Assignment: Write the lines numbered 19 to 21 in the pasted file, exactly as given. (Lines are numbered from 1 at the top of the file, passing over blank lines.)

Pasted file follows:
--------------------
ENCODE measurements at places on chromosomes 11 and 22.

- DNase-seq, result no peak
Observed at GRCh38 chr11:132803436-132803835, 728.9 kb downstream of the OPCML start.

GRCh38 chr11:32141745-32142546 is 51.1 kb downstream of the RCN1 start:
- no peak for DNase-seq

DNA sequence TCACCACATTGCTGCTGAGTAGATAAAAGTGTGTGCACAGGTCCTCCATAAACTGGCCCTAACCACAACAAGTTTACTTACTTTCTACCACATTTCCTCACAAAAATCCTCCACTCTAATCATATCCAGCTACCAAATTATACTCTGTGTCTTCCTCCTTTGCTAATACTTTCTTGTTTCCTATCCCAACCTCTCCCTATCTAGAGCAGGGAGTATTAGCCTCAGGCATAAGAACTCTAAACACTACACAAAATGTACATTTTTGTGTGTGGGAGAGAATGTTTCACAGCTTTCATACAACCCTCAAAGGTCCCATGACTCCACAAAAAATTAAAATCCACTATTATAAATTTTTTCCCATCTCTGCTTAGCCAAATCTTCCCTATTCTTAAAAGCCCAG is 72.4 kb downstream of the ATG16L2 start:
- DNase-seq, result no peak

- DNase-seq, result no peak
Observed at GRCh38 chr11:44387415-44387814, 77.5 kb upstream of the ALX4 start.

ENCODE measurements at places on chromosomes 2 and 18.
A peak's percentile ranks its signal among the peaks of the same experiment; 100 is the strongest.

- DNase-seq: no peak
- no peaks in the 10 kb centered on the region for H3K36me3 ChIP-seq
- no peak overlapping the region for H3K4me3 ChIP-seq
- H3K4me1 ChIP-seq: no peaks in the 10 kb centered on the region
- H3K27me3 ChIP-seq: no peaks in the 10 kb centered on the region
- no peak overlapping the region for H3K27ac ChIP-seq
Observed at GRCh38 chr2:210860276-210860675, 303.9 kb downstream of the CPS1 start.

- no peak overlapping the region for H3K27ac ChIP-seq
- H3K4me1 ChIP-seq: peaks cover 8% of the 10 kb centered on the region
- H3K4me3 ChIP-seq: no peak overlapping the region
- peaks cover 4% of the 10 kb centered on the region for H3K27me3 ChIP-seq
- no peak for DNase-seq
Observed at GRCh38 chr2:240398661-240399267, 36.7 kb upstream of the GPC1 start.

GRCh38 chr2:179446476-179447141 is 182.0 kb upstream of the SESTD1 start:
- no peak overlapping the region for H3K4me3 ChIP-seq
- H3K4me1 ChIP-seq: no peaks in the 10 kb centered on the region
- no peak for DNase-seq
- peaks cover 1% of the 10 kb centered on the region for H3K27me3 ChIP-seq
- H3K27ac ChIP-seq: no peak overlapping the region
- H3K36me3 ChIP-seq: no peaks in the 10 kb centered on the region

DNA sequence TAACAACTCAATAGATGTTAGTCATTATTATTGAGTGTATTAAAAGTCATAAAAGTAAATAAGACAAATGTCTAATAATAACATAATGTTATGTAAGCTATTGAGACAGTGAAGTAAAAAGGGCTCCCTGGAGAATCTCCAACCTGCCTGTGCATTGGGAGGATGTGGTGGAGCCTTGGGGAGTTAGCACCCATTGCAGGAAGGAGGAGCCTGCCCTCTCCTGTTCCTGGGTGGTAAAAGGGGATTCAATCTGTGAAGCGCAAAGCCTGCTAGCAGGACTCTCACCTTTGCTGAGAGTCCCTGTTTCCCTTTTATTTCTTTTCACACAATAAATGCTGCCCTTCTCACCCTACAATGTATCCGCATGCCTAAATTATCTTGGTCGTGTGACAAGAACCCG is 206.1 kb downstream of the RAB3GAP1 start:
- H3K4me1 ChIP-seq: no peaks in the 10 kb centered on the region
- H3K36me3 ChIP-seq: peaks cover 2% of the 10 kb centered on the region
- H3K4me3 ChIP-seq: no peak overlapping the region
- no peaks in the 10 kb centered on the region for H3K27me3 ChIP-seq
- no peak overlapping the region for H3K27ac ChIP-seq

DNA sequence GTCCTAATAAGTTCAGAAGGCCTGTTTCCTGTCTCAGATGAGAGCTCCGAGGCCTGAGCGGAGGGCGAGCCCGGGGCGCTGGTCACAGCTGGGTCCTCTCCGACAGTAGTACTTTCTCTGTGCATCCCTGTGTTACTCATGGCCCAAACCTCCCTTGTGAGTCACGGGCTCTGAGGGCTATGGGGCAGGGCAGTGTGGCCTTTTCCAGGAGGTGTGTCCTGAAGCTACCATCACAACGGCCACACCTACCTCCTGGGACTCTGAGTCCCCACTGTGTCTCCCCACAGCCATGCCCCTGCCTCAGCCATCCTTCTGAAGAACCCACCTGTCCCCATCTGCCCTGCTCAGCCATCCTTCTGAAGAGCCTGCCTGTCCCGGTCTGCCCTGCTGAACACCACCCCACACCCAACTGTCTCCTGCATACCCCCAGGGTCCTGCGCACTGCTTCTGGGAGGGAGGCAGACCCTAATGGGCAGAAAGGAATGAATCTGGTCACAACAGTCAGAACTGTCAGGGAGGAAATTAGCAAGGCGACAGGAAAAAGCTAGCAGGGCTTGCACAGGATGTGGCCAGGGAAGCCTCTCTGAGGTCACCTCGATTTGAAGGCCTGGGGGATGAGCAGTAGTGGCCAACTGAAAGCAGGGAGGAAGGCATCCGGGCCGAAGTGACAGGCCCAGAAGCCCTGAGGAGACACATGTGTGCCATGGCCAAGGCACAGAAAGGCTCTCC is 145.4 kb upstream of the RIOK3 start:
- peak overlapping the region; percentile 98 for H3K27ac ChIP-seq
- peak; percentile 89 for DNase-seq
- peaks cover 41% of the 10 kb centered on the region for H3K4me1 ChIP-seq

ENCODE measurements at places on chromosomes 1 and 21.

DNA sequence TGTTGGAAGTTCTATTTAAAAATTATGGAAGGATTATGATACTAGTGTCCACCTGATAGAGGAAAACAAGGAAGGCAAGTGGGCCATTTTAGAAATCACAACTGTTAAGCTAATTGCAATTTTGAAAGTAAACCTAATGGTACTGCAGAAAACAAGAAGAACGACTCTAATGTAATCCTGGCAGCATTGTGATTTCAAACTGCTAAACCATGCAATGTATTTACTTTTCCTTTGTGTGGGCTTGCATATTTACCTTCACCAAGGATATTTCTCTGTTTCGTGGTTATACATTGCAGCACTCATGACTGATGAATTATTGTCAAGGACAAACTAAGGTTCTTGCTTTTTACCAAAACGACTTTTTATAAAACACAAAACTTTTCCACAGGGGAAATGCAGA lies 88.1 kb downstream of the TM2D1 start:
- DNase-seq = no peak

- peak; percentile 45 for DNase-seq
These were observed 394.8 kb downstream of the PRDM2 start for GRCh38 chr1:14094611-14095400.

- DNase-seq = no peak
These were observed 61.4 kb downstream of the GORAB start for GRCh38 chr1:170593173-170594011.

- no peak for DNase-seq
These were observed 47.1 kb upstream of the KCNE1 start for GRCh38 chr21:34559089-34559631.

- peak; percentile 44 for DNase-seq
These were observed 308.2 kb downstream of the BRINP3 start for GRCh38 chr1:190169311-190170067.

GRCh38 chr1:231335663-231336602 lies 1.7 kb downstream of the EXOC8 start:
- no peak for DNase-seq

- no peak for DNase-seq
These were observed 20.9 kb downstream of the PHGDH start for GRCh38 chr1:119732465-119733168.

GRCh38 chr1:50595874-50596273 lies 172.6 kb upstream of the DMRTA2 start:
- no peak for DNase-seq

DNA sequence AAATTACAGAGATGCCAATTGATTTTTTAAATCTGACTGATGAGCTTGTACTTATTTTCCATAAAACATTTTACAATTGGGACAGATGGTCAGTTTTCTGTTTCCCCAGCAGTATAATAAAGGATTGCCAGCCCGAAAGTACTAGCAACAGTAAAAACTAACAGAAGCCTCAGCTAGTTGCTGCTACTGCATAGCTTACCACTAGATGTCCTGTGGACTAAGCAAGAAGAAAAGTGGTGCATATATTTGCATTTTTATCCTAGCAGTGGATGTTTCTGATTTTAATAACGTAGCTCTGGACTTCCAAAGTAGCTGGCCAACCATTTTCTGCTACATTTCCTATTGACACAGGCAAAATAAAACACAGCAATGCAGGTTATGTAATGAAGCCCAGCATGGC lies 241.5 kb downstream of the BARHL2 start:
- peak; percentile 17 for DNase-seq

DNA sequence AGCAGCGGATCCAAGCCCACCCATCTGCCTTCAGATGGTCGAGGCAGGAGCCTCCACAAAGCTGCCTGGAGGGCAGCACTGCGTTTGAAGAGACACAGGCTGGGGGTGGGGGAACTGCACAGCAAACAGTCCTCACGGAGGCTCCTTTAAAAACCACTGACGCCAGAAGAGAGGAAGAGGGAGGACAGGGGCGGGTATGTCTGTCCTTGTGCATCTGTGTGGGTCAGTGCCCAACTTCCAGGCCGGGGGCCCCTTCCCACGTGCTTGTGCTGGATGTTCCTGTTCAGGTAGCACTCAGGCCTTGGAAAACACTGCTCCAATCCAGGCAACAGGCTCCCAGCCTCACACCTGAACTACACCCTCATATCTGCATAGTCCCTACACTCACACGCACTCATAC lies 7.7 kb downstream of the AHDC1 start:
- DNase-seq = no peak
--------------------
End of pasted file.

- no peak overlapping the region for H3K27ac ChIP-seq
- H3K4me1 ChIP-seq: peaks cover 8% of the 10 kb centered on the region
- H3K4me3 ChIP-seq: no peak overlapping the region